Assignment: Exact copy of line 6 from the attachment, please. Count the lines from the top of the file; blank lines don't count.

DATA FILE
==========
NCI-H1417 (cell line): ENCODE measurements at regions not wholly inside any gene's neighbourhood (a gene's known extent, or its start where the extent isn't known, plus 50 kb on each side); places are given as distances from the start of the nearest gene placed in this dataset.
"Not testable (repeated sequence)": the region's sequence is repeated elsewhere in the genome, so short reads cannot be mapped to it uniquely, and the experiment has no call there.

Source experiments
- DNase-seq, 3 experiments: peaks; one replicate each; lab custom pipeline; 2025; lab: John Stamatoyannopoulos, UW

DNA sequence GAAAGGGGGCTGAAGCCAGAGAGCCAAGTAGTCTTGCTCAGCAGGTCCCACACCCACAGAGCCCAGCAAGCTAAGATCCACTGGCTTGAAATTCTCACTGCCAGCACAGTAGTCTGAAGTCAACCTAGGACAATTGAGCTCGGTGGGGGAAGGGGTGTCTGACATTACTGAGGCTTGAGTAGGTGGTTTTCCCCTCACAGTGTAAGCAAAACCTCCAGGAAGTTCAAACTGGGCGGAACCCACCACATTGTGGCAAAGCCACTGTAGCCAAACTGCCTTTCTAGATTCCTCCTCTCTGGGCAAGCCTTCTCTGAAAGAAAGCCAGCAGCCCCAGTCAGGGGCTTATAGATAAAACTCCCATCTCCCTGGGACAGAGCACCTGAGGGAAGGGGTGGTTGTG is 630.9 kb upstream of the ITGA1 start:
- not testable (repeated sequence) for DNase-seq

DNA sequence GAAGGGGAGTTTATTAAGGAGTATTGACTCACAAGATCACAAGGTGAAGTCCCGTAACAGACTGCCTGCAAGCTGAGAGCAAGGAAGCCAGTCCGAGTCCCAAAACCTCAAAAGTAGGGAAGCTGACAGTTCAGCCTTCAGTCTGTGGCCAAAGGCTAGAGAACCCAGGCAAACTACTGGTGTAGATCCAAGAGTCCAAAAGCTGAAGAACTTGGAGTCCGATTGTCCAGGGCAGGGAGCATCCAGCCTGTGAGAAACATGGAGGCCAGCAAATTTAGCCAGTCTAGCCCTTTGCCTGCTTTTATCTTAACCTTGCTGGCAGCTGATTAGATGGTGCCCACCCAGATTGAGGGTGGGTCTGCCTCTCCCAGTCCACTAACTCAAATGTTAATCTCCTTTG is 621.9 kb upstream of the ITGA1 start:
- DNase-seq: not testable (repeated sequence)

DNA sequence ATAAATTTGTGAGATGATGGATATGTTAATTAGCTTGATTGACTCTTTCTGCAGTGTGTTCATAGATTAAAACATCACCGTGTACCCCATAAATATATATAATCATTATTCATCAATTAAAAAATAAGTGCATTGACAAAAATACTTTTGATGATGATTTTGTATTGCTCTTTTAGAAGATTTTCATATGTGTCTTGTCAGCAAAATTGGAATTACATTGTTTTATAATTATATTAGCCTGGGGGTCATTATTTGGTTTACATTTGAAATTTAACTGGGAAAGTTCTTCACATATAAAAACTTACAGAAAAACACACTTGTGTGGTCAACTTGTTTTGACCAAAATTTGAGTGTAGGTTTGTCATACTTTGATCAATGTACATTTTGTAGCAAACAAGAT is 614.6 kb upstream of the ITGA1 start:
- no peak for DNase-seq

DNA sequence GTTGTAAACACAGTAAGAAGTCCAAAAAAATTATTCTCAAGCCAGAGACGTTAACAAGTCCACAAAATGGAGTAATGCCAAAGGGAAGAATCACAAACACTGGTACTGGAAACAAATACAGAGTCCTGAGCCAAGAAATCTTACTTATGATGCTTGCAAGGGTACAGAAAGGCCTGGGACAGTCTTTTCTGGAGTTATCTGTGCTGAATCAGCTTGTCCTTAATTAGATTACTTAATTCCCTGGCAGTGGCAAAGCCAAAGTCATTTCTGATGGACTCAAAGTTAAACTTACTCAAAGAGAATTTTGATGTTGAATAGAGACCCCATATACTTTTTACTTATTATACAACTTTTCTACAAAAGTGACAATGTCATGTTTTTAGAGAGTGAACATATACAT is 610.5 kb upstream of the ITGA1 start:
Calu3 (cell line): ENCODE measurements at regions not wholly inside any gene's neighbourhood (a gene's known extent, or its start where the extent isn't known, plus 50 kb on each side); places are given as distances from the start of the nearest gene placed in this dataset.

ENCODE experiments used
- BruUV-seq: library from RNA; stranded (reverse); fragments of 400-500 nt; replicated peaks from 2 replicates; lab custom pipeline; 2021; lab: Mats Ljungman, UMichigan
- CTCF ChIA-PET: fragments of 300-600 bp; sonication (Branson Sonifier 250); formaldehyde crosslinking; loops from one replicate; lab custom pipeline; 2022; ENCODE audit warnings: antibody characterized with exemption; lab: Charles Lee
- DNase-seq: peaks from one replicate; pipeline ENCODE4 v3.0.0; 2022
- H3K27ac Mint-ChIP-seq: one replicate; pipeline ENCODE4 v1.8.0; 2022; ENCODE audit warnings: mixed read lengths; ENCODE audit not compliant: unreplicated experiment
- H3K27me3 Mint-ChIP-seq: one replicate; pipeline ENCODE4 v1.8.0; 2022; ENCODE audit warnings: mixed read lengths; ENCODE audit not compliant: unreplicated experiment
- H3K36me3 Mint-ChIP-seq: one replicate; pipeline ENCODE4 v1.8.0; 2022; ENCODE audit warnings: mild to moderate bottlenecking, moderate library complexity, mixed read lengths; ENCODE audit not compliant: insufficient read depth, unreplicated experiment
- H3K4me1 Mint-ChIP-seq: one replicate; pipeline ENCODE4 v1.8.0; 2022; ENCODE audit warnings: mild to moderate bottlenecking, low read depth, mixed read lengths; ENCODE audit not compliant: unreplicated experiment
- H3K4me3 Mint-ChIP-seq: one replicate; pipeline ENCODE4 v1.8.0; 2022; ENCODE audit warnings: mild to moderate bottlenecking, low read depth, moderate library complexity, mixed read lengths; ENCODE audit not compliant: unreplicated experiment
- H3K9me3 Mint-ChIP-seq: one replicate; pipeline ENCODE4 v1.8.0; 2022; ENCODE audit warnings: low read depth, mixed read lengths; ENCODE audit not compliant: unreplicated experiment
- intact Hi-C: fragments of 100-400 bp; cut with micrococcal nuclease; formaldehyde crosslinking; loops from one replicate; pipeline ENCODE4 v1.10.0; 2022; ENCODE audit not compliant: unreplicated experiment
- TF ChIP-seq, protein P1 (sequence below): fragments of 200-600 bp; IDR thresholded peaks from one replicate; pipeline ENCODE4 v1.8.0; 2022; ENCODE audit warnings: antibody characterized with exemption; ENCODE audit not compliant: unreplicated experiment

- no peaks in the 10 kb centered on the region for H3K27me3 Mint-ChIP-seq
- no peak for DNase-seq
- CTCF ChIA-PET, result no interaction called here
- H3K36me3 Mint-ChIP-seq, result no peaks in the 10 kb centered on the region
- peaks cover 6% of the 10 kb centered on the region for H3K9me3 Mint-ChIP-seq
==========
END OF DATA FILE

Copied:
- not testable (repeated sequence) for DNase-seq